Saline Plus overdoses at 5 units and metabolises 1 unit/tick - the drug is designed to be administered via an IV drip at a medium transfer rate.
Saline Plus replenishes thirst and will restore blood to the same degree iron/copper/sulphur formerly did.
Saline Plus overdoses result in the following symptoms: Confusion (presenting as stumbling about), jittering, twitching.
Saline Plus does not restore blood levels when overdosed, so find a good transfer rate.


Iron/Copper/Sulphur:

Spoiler

Iron/Copper/Sulphur have had their effectiveness reduced by 50%. Saline Plus is now the go-to blood restoring chemical. The minerals are simply supplements now.
Iron/Copper/Sulphur will now appear on medical scans as opposed to being registered as unknown substances.


Carbon:

Spoiler

Carbon will now appear on medical scans as opposed to being registered as an unknown substance.


Adrenaline:

Spoiler

Adrenaline has no effect when inhaled or ingested.


RMT Supplement:

Spoiler

RMT Supplement overdoses result in the following symptoms: Muscle pain (presenting only as flavour messages).


Soporific/Polysomnine:

Spoiler

Soporific/Polysomnine will now appear on medical scans as opposed to being registered as an unknown substance.


Non-Medical Chemical Changes

Cardox:

Spoiler

Cardox will now appear on medical scans as opposed to being registered as an unknown substance.


Spectrocybin:

Spoiler

Spectrocybin has had a lot of work done to it so there is clear progression between levels of spookiness. Find a ghost mushroom in the warehouse/maintenance and enjoy the trip. Lore for the drug is pending approval.
Spectrocybin’s toxicity was reduced from 8 toxins/unit to 5 toxins/unit so your liver isn’t failing before you’ve finished tripping on the drug.
Spectrocybin’s metabolism was reduced from 0.2 units/tick to 0.1 units/tick to prolong each stage of the drug.


Soy Sauce:

Spoiler

Soy sauce is no longer made with sulphuric acid. The recipe for soy sauce is now 4 parts Soy Milk, 1 part Salt and a 5u Universal Enzyme catalyst. Make sure the enzyme goes in last to avoid making tofu. If you run out of salt, you can get some from chemistry and shouldn't encounter chemists refusing to dish out a chemical because it's too dangerous, which was often the case for sulphuric acid.

 

Impedrezene:

Spoiler

Impedrezene is mostly unchanged, but now is in general more disorienting for anyone who has it in their system. Expect dizzyness, nausea and the like.

Mercury:

Spoiler

Mercury is now extremely dangerous, it's been entirely reworked. It also can enter the body by splash. It's best used to poison via smothering with a rag, but splashing is also a way to do it. Think of it as Dextrotoxin. 

 

 

Edited by Chada1
Updated afew things. Mercury poisoning, Kelotane disfigurement, Synaptizine OD.

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Exactly what I was hoping for, this makes medical a lot more interesting without making it a lot more difficult. Pretty clear that you two put a heavy focus on having more communication and roleplay in a department that for most times relied on solo heroes knowing every niche mechanic.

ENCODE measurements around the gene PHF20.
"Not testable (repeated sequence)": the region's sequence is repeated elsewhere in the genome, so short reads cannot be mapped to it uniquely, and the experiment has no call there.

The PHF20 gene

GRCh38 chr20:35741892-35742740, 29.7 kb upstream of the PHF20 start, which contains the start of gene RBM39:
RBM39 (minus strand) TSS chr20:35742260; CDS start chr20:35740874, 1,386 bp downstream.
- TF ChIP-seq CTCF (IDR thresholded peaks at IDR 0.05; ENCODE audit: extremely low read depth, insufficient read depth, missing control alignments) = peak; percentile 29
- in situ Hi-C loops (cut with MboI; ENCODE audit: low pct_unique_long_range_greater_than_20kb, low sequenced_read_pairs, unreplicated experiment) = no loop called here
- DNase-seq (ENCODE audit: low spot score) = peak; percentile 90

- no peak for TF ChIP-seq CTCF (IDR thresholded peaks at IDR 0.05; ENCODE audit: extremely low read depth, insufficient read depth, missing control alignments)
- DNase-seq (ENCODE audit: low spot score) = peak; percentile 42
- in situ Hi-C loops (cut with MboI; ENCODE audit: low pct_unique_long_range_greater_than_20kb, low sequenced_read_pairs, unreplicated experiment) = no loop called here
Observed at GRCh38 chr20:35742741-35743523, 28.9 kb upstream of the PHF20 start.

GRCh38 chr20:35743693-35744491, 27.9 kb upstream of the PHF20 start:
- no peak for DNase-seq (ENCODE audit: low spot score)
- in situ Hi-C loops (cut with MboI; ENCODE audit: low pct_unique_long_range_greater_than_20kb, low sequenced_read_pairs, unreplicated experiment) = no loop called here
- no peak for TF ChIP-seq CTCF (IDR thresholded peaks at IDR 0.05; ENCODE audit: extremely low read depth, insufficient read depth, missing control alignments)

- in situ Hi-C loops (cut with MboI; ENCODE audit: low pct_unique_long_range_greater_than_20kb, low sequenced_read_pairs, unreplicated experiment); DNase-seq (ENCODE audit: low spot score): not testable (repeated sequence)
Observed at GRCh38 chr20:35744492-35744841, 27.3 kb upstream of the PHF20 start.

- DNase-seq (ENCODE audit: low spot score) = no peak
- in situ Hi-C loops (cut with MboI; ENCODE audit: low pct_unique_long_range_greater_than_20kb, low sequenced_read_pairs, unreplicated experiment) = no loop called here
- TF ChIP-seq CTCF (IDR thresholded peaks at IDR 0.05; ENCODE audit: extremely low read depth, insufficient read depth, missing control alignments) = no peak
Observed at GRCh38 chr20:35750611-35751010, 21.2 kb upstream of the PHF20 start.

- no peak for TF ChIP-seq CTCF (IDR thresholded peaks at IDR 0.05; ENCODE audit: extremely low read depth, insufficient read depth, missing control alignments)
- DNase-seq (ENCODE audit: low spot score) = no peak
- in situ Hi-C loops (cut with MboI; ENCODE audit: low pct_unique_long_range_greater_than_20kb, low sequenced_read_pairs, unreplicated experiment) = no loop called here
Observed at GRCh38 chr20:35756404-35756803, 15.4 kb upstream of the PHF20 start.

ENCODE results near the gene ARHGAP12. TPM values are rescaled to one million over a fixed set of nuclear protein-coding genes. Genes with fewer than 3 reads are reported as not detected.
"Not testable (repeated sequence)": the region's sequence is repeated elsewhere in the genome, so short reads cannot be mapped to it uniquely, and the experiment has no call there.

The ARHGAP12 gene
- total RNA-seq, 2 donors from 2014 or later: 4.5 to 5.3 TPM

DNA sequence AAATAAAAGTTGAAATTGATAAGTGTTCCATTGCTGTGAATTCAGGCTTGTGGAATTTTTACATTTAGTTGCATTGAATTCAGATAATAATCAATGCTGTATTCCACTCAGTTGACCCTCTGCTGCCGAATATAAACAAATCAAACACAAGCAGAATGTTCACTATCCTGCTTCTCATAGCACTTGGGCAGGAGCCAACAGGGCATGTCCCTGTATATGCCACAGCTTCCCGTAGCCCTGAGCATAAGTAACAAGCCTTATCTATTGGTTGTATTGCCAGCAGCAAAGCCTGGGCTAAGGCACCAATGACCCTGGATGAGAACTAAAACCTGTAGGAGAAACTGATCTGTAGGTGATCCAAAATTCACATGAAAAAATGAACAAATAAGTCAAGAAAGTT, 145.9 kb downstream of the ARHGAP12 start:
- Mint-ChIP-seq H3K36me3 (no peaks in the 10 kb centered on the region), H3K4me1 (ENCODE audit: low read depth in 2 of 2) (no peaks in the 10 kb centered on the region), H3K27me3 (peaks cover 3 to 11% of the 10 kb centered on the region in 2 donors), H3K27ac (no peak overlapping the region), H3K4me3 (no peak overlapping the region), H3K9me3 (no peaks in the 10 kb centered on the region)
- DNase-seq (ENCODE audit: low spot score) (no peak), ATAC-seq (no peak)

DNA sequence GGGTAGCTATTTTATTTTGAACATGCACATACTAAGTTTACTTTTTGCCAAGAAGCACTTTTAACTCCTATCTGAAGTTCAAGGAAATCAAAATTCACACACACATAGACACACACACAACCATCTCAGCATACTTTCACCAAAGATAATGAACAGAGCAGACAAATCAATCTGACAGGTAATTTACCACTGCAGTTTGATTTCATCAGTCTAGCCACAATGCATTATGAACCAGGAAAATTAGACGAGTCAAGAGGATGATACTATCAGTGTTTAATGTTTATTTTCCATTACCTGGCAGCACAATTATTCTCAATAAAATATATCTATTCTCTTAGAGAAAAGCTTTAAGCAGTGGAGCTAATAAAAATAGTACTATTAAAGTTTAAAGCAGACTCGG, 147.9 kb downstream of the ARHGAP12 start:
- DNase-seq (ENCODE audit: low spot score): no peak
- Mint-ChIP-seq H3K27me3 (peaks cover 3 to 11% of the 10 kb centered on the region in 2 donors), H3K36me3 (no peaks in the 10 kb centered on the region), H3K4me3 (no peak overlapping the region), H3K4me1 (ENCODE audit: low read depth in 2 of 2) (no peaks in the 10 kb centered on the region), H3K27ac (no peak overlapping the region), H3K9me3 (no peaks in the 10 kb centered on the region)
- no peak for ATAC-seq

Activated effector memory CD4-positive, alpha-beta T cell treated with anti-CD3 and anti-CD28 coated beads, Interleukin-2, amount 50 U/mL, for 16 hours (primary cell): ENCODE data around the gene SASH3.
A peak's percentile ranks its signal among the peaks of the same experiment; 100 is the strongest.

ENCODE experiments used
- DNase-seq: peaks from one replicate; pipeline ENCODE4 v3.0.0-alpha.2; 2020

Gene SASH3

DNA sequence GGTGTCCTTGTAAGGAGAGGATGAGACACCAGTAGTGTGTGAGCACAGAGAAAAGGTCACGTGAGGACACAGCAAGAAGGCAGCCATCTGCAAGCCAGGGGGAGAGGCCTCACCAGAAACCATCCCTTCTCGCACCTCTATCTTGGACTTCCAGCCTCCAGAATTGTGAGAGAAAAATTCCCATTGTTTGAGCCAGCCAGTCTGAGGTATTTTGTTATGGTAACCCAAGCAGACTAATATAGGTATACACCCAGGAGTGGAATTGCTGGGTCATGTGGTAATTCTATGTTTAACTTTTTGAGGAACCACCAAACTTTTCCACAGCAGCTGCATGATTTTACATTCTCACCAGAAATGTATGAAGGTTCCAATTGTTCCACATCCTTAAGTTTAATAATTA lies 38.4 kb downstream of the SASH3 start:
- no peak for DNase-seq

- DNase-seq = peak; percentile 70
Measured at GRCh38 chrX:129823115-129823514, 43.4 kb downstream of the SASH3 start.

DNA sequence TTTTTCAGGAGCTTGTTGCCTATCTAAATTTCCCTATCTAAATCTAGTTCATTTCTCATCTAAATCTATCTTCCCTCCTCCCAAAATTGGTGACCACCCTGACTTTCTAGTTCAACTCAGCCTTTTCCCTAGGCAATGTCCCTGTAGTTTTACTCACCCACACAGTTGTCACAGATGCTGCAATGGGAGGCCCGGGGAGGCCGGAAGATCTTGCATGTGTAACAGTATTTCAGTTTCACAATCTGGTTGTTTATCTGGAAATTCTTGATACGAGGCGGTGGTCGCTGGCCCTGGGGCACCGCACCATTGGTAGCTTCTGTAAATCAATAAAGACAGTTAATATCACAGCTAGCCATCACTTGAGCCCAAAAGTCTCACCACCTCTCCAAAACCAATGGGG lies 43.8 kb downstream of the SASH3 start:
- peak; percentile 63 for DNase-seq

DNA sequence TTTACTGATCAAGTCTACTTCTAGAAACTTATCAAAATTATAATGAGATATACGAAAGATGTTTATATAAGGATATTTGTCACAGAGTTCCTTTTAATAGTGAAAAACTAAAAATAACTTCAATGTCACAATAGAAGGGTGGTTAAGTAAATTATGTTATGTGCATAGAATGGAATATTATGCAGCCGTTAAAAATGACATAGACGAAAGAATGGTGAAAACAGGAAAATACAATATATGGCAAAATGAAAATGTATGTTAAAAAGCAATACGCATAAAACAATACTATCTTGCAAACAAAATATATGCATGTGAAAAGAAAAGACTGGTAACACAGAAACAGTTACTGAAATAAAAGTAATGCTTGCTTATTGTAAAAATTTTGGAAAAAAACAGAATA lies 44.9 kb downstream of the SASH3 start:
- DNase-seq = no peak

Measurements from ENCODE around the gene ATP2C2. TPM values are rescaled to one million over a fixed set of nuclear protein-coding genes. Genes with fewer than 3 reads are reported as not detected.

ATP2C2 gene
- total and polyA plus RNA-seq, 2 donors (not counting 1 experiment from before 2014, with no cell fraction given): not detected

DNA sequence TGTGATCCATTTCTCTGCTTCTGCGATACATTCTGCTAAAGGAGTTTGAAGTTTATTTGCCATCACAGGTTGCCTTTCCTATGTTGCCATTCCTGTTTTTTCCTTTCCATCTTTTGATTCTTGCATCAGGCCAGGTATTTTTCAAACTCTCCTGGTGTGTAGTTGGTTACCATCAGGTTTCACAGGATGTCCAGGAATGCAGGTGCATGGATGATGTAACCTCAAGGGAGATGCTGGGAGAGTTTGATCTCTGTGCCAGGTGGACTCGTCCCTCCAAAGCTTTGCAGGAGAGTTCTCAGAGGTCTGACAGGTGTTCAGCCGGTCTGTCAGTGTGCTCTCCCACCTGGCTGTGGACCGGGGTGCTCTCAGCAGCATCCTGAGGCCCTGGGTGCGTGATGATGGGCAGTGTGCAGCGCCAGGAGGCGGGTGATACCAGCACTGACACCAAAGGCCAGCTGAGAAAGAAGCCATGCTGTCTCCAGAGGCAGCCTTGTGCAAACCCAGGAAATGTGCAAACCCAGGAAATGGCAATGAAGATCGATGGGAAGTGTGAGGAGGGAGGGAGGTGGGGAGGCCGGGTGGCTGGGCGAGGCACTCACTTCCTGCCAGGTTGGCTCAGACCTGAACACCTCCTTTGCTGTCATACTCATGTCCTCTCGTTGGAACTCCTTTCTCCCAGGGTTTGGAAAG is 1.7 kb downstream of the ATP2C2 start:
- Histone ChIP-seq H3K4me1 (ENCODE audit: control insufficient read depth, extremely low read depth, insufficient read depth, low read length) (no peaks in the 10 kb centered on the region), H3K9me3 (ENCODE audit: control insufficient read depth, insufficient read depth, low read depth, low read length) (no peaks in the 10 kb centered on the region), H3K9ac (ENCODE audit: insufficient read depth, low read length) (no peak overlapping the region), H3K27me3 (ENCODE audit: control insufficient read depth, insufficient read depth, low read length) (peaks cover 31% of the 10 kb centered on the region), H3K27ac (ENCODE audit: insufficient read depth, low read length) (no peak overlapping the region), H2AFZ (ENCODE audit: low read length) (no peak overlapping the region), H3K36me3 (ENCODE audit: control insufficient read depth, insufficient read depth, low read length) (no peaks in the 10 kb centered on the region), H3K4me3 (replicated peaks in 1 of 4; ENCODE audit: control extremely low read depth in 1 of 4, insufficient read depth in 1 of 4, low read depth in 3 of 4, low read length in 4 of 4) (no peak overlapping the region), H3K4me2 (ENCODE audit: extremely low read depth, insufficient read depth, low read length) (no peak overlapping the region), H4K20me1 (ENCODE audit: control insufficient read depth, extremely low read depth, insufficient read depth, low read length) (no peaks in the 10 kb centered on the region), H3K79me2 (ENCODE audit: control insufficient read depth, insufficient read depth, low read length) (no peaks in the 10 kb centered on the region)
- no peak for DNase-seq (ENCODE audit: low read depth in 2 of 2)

Sadkermit honored me with the code and it seems incredible robust, loved the bits of hidden stuff that I won't spoil here, but one premade hypospray that can spawn gave me a good laugh.

Smart move to have mixing things that would result in powergaming knock on your genetics. You can use it in an emergency but you do not want to use it to far away from the medbay this way. Another risk / reward mechanic instead of a clear route for play to win.

Two small things that I would change, but are not required from my side to enjoy this.

Vaurca should get poison damage from any form of dex, just straight up, adding an oxygen chemical to their bloodstream should have them knocking on deaths door. Increased poison from overdose makes little sense, since they get a straight multiplier on all toxin damage anyway. They die from a single slime attack most of the times, even when rushed to the medbay by a paramedic.

Alkaysine and other surgery replacing things could do with a movement check which either reduces or nulifies their efficiency, so they stay in the medbay instead of some EMTs belt. Don't get me wrong, the lower OD is already a big step in the right direction and I love the new OD effects on the chems, but I fear that our hardsuit shotgun doctors will care little for the patients flavor text messages :D

All in all amazing work though. Hope it makes it in rather sooner than later. There is a lot of stuff that will not only split the doctor from the intern, but also the intern from the cargo tech ;) 

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Thank you for the post @Cnaym

And the PR is up as of now. See it at the top of the OP.